According to a study conducted by Insee and Ined in 2012, and Wednesday output, 14 % of the homeless have studied in higher education. Among them, 10% are out graduates.
“The diploma does not protect systematically the precariousness”. Contrary to what one might think, to do great studies is not a guarantee of safety, in the face of precariousness. These are the findings of a report conducted by Insee and Ined in 2012, and published on Wednesday 28 September. The researchers are focusing on the situation of the 14,000 homeless and francophones over the age of 18 years. They found that among them, 14% had attended a training course in higher education, and that 10% had obtained a diploma. This may seem anecdotal, but these data make it possible to take conscience that “higher education graduates without home exist and their number is far from negligible”, argue the demographer, Philippe Cordazzo and the sociologist Nicolas Sembel.
data that does not surprise Samuel Coppens, which is at the Foundation of the Salvation Army. “In our institutions, many young people are graduates, or even permanent, he explains in Figaro. And when they receive a salary, it is not always sufficiently high to enable them to make ends meet”.
15% are HOMELESS during their studies
Although their living conditions are relatively close to those of other homeless people, graduates differ on some points. They have a report to the employment a little more dynamic, a state of health often judged (by them) “very good”, and experience more late-life on the street, are the two authors. Also, they are more supported by their “friends”: friends, neighbours, family. We thus learn that among the homeless, two profiles can be distinguished. First, those in which the degree is French: “the more often men, older, more alone, a little more often from the lower social classes, a little less parisian”. Then, those in which the diploma was obtained abroad, usually “women aged between 30 and 49 years of age, or under 30 years of age, with children, in couple, and from the middle classes”. Their situation “is indicative of a trajectory of the decommissioning of graduates born abroad and whose conditions of life upon their arrival in France have led to poverty, lack of valorisation of their degree, to obtain a French diploma or equivalency, and, often, (because) of discrimination”, noted Philippe Cordazzo and Nicolas Sembel. Regarding the precarious situation of the students, they estimate that about 15% of them have experienced a situation of sans-domicile in the course of their studies. They evoke “a phenomenon poorly known that it is difficult to measure the extent, probably under-estimated”.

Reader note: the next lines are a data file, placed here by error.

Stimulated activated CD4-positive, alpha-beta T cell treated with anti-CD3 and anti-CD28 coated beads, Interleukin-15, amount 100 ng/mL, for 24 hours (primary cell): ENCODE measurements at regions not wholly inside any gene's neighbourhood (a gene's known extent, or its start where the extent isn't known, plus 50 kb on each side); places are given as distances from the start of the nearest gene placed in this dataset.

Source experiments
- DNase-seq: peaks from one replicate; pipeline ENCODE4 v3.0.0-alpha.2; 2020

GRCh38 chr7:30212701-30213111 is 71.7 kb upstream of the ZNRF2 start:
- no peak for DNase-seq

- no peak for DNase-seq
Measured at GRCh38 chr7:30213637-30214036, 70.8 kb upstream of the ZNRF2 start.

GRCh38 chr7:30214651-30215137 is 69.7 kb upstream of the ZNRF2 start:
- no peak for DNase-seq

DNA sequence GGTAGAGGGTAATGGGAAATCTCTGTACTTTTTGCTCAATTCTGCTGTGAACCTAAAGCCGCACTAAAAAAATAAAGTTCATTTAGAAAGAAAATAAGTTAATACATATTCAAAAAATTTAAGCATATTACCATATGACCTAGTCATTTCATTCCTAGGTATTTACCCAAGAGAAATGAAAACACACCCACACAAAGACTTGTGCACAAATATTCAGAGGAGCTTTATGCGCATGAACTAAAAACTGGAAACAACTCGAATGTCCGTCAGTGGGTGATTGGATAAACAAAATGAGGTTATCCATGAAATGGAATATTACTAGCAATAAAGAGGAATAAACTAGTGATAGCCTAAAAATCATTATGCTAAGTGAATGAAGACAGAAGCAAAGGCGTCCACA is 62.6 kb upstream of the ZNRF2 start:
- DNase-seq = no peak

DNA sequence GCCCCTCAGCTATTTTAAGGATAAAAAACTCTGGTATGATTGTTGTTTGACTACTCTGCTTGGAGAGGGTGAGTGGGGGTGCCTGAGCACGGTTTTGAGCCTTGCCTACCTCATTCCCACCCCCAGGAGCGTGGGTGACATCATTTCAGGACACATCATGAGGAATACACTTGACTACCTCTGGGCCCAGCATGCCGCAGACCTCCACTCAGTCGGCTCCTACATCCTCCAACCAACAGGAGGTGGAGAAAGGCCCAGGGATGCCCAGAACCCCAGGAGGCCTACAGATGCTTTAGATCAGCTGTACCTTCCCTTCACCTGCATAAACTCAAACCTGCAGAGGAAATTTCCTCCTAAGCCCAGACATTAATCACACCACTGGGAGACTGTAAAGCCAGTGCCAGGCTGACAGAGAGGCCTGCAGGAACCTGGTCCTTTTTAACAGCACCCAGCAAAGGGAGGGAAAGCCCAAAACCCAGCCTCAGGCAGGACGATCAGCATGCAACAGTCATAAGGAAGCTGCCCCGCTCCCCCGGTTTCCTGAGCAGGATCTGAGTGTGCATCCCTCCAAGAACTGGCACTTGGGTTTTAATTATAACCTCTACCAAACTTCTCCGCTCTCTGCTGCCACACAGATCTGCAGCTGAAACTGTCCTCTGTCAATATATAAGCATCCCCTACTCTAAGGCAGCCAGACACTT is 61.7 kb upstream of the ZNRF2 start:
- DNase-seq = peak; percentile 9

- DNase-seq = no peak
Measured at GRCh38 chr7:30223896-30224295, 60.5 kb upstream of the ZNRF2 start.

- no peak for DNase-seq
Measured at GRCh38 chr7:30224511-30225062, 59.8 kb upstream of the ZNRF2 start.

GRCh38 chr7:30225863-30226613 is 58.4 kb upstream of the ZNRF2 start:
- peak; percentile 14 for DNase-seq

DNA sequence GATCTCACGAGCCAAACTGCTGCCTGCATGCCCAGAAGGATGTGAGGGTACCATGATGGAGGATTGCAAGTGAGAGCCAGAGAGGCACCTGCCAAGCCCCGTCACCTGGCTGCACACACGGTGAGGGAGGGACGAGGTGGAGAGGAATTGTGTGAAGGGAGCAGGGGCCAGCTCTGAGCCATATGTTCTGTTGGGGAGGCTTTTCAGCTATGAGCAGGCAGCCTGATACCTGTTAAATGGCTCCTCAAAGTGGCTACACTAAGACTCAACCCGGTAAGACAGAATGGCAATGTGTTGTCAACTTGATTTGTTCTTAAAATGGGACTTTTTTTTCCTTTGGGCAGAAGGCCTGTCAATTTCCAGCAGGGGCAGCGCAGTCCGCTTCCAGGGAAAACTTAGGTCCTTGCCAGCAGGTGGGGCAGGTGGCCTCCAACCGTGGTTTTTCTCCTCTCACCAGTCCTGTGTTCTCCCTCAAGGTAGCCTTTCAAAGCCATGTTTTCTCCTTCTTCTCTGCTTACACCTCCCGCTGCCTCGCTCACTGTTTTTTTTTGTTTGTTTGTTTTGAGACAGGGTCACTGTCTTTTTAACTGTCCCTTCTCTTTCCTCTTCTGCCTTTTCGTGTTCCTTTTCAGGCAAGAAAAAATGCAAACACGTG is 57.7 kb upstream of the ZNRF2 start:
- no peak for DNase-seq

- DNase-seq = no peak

of 143,000 homeless in France
According to the findings of this study, of 143,000 persons were not domiciled in 2012. In other words, this means that the number of homeless has increased by 50% in eleven years. Between 2001 and 2012, those who were foreign-born were much more numerous. For the most part, they were from former French colonies. Within the urban areas of 20,000 inhabitants or more, of 82,000 adults and over 30,000 children living on the street in 2001. Eleven years later, their number had increased to 58%. For this is the increase in the number of children (85%), it has been much more rapid than that of adults (49%). More surprising is, finally, a quarter of homeless people aged under 65 years had a job at the time of the survey. “What is not negligible, and corrects significantly the classical figure of the SDF that is very far from employability”, observe the two authors. One in two were unemployed and one in ten did not have the right to work (claimant and / or sick leave of more than three months). “It is a phenomenon which is particularly present in the Île-de-France and in the Rhône-Alpes region, where the longtements are very expensive,” says Samuel Coppens.
In 2011, the SAMU social of Paris, had carried out a similar study. It was found that 12% of the homeless had completed graduate studies.